Tuesday, March 5, 2013

Work out, or eat?

I often hear: "I need to lose 60 pounds first. Then I can begin working out."

Really?? Why??

Is there some kind of reason you can't work out and eat right at the same time?

I don't know when this idea took hold, but it seems to be the case that some people feel as if they must lose body fat first before actually going in to shed pounds. Now in my years as a trainer and fitness instructor, I may have possibly heard everything in the book, from not wanting to get bulky, to feeling they are too big to burn calories. Now if that same person told me they had a lot of joint pain, I'd completely understand that angle. But being able to do some light exercise at least, walking for example, is always an important first step in the changing of the metabolic pathways that can lead to an even heavier or lighter state. The decision to stay stagnant, or get moving, is up to the discretion of the exerciser.

When I think of this topic, I am also contemplating those who either eat really well and hardly move, or work out severely, and eat very poorly. This is a common pattern amongst many trainers, who have a tendency to overtrain their bodies. Many people do not even realize (or care) that they are overtraining, and have been, for an extended period of time. When injury or deep fatigue sets in (or a combination of both), they begin to realize their folly. A few common symptoms of overtraining are deep muscle fatigue, inability to perform a set of exercises one is normally capable of completing, soreness after every workout, soreness, stiffness or pain in a localized area of the body, deep, insistent hunger that becomes hard to kill, which leads to overeating and weight gain. On top of this, that same person will go smoke a cigarette, order a pizza and drink 5 beers with friends that evening, as a "reward" to offset their efforts, because after all, that's why they train (so they can eat whatever they'd like). Does this make that food or substance any less bad for your internal organs? (yes, I'm also talking to my hard gainers as well. You CAN eat clean and gain.)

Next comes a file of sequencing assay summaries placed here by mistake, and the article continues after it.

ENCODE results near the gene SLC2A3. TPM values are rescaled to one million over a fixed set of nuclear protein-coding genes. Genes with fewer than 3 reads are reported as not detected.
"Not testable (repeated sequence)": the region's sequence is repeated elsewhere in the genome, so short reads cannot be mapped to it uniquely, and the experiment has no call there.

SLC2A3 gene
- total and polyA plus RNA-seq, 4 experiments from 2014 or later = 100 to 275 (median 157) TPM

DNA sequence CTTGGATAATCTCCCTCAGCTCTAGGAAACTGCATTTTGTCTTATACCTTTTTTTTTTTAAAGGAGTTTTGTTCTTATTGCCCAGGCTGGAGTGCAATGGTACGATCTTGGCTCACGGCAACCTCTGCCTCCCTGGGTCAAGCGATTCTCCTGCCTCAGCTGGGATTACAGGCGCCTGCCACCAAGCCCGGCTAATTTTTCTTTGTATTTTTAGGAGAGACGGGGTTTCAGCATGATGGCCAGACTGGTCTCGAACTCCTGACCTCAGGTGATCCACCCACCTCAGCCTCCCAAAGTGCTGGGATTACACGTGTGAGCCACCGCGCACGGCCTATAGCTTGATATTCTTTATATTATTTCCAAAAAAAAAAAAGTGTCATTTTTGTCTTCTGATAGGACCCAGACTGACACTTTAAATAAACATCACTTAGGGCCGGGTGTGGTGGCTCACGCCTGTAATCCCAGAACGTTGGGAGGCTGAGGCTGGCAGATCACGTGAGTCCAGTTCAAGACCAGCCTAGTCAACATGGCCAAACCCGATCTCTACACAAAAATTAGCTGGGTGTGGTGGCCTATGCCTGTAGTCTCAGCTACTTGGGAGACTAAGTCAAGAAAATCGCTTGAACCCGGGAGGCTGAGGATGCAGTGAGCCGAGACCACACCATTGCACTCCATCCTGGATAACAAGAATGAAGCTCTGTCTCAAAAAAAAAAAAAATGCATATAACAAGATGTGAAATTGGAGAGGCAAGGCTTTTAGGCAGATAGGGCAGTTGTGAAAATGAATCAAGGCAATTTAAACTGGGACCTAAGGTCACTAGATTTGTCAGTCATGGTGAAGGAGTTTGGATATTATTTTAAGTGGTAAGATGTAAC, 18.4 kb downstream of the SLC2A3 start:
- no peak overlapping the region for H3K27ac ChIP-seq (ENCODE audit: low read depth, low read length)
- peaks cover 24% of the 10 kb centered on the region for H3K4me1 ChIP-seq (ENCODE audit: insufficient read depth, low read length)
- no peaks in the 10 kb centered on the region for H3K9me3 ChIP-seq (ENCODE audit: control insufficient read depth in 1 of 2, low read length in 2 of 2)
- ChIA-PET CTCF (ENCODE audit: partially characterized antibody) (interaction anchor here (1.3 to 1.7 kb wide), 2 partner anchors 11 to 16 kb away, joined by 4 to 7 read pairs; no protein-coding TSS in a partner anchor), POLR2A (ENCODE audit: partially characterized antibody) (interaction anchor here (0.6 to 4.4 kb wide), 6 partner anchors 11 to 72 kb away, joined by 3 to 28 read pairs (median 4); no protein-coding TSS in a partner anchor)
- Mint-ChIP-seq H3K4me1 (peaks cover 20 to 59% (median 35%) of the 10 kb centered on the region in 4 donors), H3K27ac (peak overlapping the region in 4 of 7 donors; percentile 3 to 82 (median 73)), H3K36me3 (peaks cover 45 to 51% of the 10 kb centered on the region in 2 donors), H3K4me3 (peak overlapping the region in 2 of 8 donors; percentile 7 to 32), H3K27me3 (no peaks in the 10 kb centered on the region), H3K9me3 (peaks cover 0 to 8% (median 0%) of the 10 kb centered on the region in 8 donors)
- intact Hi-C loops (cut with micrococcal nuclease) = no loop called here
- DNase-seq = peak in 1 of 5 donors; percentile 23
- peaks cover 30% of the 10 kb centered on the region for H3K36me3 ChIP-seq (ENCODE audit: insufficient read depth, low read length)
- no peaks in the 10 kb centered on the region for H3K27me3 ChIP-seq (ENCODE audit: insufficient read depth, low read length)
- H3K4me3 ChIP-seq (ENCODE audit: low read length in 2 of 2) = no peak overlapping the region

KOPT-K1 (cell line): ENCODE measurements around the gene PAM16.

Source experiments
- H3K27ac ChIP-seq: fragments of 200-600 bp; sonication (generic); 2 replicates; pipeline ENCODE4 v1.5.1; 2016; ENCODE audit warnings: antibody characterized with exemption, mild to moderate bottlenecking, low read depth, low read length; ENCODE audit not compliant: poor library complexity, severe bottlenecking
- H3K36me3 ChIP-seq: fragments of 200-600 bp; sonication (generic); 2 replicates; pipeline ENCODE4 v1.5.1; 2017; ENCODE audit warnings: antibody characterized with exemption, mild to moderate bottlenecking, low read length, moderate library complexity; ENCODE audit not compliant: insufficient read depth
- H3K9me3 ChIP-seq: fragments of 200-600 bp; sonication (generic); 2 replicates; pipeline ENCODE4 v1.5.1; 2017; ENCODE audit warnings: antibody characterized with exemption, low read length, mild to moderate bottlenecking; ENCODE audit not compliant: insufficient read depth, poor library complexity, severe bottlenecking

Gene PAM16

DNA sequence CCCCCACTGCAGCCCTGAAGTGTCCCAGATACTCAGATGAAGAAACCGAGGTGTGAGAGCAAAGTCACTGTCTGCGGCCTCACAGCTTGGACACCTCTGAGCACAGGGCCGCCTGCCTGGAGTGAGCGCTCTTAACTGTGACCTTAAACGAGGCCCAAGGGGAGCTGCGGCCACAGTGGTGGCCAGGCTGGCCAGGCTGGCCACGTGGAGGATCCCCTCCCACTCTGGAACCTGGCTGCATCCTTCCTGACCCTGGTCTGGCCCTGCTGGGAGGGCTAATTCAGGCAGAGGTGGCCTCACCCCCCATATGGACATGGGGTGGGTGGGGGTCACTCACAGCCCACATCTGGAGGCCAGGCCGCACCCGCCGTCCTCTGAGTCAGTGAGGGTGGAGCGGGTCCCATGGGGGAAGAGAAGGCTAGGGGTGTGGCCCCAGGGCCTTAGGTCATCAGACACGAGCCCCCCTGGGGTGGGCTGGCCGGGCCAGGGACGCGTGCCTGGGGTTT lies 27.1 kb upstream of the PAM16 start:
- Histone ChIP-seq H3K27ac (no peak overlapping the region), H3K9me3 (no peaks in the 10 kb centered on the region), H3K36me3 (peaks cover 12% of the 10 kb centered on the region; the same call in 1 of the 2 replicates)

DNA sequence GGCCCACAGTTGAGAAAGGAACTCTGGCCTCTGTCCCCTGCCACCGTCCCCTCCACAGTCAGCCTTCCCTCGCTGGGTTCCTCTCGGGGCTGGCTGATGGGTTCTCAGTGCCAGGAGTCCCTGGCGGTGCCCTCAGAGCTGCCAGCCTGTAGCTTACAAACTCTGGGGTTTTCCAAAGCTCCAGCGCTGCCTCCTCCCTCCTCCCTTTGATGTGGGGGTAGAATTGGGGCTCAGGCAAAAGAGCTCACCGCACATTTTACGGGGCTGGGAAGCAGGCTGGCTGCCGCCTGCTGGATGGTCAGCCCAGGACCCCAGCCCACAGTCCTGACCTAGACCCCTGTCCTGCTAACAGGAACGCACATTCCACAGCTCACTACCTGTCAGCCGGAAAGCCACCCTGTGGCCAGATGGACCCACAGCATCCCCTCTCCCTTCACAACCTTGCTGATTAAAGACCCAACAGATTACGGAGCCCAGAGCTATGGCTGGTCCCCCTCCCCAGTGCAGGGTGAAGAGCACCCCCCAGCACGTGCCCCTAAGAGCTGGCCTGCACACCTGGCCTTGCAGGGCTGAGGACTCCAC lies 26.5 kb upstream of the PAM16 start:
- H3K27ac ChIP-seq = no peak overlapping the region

Inflammation is the cause of pain, and silent inflammation is the long term, non-painful cause of illness such as obesity and diabetes, which can eventually become painful and lead to death. Even the most avid exercising trainer should know that this extended state where the body is forced to ingest damaging foods, will eventually manifest illness. It's the eventual status, that puts refined and processed foods on alert, or at least should, with physically knowledgeable people.

So what do we say about people who eat healthy but don't exercise? Well here's the truth. If you want to alter the look of the body, eating healthy won't build muscle, and if you want healthy physiology, lifting weights won't necessarily produce a clean liver and gut, but may offer you a better chance of moving that damaging food through the gut and out of the body. So then, what would the body think if that damaging food wasn't put in there in the first place? Now that could work. 

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